Written by Jeff Frost
Myth: to make an engine take sharper curves, install blind tires.
Blind locomotive tires are tires that do not have flanges. The sketch shows a flanged tire and a blind tire. On the outside the tires have a lip that will bear against the wheel center for its proper placement on the wheel center.
The flanged tire has a 1:20 taper from the outside edge to the fillet and is a minimum of 5-1/2″ wide for standard gauge steam engines. The taper will help the wheels find their home on the track and keep the flanges from rubbing the rail on straight track.
The blind tire has a small taper on the inside and outside edges of the wheel and the center is turned straight. The blind driver is a minimum of 6″ wide for standard gauge steam engines. They are turned straight to allow them to move laterally on the rail when going around curves without creating extra resistance.
Blind drivers are used on locomotives that have a long rigid wheel base to help the engine take curves easier. Because blind tires don’t have flanges to keep them from walking off the rail, the tires are slightly wider and are also set so the back-to-back of the blind tires is slightly smaller than the back-to-back of the flanged tires.
With long rigid wheel bases, if all the drivers have flanges, that can create problems when going around curves as the flanges will bind on the rails. The driving axles don’t have a lot of lateral movement (3/16″ when new, 3/4″ is condemning) so by having blind drivers on the middle drivers, those wheels can move more than if they had flanges, making it easier to go around curves.
Some of the very early 4-4-0’s had blind tires on the lead driving wheels (the B&O #25, the William Mason is this way). The early 4 wheel lead trucks did not swing and pivot but just pivoted like car and tender trucks. By installing blind tires on the lead driving wheels, the engine was able to take sharper curves. With a swinging 4 wheel lead truck, blind drivers would not work as the front of the engine would be allowed to swing out of alignment of the track.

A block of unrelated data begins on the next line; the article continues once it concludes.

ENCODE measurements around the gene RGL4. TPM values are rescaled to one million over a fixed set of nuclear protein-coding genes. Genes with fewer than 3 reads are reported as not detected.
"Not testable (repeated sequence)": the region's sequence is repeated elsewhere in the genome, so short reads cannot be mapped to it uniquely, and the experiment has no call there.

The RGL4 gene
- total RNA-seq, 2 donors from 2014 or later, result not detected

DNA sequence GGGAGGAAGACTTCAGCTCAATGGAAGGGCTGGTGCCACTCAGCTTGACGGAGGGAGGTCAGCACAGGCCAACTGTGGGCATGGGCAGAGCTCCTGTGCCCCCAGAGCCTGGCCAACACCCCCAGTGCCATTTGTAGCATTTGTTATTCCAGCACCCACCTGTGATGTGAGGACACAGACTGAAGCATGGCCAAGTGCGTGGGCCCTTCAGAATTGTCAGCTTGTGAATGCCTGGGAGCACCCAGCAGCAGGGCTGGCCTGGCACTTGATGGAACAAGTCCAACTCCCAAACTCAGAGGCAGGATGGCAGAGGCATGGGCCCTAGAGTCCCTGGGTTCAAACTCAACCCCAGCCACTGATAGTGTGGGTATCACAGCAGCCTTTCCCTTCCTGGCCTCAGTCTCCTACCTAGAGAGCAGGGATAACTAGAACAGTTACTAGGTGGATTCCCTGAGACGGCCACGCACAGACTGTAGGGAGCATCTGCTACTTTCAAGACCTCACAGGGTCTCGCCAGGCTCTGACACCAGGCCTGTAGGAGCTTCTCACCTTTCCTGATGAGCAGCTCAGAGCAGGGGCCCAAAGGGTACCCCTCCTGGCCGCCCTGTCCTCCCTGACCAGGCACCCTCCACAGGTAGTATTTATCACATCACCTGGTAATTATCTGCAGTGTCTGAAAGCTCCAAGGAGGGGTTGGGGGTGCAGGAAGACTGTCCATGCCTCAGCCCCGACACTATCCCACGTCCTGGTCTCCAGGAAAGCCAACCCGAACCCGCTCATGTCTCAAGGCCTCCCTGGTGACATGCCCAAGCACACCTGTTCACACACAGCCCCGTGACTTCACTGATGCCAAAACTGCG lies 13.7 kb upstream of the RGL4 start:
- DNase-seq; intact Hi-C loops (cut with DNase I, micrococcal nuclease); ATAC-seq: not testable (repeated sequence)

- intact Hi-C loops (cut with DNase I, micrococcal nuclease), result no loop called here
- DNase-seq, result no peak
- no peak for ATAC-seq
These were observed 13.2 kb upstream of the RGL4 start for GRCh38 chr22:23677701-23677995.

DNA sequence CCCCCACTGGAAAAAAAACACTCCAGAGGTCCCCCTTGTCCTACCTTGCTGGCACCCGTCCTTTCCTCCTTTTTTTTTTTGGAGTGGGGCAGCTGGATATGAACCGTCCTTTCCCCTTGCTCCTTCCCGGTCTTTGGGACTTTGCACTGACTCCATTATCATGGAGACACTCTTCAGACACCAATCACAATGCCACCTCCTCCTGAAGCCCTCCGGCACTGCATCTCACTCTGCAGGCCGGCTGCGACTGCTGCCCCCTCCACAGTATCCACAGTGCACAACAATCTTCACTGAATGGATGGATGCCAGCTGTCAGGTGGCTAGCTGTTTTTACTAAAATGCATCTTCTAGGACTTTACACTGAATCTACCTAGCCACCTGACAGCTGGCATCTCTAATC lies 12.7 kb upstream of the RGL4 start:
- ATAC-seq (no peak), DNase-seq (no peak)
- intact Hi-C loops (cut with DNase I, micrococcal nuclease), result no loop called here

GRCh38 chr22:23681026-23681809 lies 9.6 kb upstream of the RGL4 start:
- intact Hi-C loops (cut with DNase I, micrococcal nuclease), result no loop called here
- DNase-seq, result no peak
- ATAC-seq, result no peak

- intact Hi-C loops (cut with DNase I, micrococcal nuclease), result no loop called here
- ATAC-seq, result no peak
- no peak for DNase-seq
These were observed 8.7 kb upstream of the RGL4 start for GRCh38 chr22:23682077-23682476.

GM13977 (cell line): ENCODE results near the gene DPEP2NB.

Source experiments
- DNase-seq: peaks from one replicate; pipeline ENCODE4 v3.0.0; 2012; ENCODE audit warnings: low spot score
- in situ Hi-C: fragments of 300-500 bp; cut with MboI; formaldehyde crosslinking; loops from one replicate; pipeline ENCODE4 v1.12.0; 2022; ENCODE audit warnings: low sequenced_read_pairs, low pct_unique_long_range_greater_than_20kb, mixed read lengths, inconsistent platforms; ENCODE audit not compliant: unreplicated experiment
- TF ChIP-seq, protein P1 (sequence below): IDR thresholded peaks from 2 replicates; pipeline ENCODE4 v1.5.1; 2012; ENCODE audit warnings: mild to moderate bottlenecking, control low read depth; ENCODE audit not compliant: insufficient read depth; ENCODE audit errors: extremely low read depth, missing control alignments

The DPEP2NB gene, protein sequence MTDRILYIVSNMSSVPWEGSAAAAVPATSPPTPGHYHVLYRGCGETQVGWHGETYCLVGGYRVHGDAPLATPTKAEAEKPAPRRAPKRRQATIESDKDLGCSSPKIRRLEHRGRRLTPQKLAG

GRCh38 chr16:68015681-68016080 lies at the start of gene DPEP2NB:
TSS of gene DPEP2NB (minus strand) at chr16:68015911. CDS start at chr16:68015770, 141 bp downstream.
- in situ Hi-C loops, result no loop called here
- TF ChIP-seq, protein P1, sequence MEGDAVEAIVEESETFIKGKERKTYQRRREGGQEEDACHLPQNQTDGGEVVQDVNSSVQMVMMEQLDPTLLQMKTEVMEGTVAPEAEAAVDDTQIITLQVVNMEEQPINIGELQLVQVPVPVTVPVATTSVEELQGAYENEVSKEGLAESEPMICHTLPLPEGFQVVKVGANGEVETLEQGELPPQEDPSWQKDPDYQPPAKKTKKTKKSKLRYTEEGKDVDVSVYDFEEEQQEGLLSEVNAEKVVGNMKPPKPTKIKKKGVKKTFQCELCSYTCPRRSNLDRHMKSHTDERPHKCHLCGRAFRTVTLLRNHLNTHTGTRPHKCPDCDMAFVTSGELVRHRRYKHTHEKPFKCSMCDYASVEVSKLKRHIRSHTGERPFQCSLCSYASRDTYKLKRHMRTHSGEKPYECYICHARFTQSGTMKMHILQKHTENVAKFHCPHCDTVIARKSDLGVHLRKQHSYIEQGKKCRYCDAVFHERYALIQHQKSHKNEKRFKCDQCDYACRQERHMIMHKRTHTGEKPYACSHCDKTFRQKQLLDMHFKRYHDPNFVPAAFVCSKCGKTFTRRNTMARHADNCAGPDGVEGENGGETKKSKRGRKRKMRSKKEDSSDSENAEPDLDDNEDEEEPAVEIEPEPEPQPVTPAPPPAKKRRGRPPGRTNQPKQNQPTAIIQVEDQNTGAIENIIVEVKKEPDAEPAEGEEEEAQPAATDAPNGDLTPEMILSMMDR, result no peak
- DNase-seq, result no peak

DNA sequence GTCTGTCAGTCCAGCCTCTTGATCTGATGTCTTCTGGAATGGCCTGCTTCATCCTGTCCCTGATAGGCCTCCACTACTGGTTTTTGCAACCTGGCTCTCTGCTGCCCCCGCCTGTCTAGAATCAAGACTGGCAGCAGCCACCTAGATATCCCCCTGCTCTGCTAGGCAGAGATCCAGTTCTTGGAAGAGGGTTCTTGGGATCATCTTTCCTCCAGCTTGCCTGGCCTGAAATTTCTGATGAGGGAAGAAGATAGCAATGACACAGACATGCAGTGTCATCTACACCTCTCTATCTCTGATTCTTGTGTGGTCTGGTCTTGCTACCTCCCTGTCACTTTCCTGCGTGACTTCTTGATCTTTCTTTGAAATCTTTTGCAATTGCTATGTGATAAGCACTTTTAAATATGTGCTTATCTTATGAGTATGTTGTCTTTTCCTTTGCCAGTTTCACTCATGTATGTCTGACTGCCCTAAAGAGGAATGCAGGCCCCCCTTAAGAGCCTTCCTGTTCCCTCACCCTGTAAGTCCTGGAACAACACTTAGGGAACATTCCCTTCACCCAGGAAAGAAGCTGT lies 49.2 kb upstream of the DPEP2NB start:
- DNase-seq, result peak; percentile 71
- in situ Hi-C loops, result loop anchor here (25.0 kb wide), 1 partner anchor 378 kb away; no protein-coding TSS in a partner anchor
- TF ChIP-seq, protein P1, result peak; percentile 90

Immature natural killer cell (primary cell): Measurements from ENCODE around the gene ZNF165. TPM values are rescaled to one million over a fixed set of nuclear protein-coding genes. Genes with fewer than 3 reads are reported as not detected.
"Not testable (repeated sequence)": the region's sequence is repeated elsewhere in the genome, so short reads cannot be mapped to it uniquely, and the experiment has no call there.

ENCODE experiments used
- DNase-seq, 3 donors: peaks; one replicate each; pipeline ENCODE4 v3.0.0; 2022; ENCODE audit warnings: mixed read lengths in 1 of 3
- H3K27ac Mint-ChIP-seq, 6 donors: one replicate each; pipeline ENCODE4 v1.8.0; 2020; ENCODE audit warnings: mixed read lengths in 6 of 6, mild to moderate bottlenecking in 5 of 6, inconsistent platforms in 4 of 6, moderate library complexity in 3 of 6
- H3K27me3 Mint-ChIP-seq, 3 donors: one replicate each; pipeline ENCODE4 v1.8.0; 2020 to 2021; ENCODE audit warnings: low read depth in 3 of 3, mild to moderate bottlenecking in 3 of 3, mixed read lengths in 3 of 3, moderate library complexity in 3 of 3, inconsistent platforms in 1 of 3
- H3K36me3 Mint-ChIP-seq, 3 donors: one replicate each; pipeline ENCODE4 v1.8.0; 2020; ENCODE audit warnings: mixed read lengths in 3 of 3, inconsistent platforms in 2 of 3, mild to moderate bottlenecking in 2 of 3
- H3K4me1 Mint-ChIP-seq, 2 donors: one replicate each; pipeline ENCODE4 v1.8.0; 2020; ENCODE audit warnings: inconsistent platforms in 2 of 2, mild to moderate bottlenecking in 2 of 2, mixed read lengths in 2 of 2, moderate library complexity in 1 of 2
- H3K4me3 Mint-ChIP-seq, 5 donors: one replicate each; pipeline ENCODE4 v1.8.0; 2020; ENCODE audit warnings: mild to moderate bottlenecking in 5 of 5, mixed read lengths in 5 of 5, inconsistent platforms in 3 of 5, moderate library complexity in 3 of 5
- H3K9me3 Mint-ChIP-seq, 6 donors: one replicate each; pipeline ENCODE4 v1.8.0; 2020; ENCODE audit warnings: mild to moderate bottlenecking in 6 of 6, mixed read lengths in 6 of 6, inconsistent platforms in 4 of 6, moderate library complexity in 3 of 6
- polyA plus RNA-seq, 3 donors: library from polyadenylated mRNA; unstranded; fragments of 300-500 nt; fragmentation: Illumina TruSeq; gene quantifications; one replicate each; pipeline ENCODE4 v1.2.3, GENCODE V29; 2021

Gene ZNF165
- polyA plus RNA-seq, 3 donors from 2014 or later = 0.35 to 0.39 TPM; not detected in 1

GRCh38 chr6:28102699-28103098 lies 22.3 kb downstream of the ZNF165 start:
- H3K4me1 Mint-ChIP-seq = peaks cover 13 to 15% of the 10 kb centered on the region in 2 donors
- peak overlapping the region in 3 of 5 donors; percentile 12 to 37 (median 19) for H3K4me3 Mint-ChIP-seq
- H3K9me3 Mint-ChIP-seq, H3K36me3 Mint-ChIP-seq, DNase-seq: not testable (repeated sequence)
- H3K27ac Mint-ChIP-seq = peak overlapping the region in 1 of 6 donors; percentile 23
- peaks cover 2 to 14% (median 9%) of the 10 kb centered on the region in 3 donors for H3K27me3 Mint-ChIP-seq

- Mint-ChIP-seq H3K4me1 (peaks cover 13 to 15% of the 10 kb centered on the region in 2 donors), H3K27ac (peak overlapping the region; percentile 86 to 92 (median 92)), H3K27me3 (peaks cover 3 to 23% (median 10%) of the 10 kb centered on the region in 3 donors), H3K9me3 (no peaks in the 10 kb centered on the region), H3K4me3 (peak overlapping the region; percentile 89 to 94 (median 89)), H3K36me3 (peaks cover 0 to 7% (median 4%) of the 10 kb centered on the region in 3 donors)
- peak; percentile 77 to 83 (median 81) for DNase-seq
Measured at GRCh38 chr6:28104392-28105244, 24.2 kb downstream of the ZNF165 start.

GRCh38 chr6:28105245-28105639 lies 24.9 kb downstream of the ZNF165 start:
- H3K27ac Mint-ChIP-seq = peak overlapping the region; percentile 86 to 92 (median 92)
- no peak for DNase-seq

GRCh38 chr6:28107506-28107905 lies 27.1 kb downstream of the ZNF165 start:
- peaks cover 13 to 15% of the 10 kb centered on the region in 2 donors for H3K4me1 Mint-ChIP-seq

It is a common thought that for an engine to take a sharper curve the railroad should just install blind drivers. That is not really the case…
With a sharper curve, the lead and trailing trucks will need to swing more/farther away from the centerline of the engine. The rockers and swing links might not allow the extra movement needed to take sharper curves. The truck frames could interfere/bind on the locomotive frame if the engine takes a sharper curve. The lead and trailing wheels might hit the locomotive frame as they swing farther away from the locomotive centerline and closer to the engine frame.
For 1:8 scale
The IBLS standard for 1:8 scale tires is a minimum width of ¾”. There is no maximum width and many wheels are wider than ¾”. For blind tires, I would recommend having the blind tire be a 1/16”-1/8” wider than the flanged tires, having the straight turned part be around 3/8”-7/16” long in the middle and the tapers to the inside and outside of the wheel be around 5.5-6 degrees, with the prototype being 5.65 degree taper.
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Jeff Frost is the author of the book “The Live Steam Hobby“.
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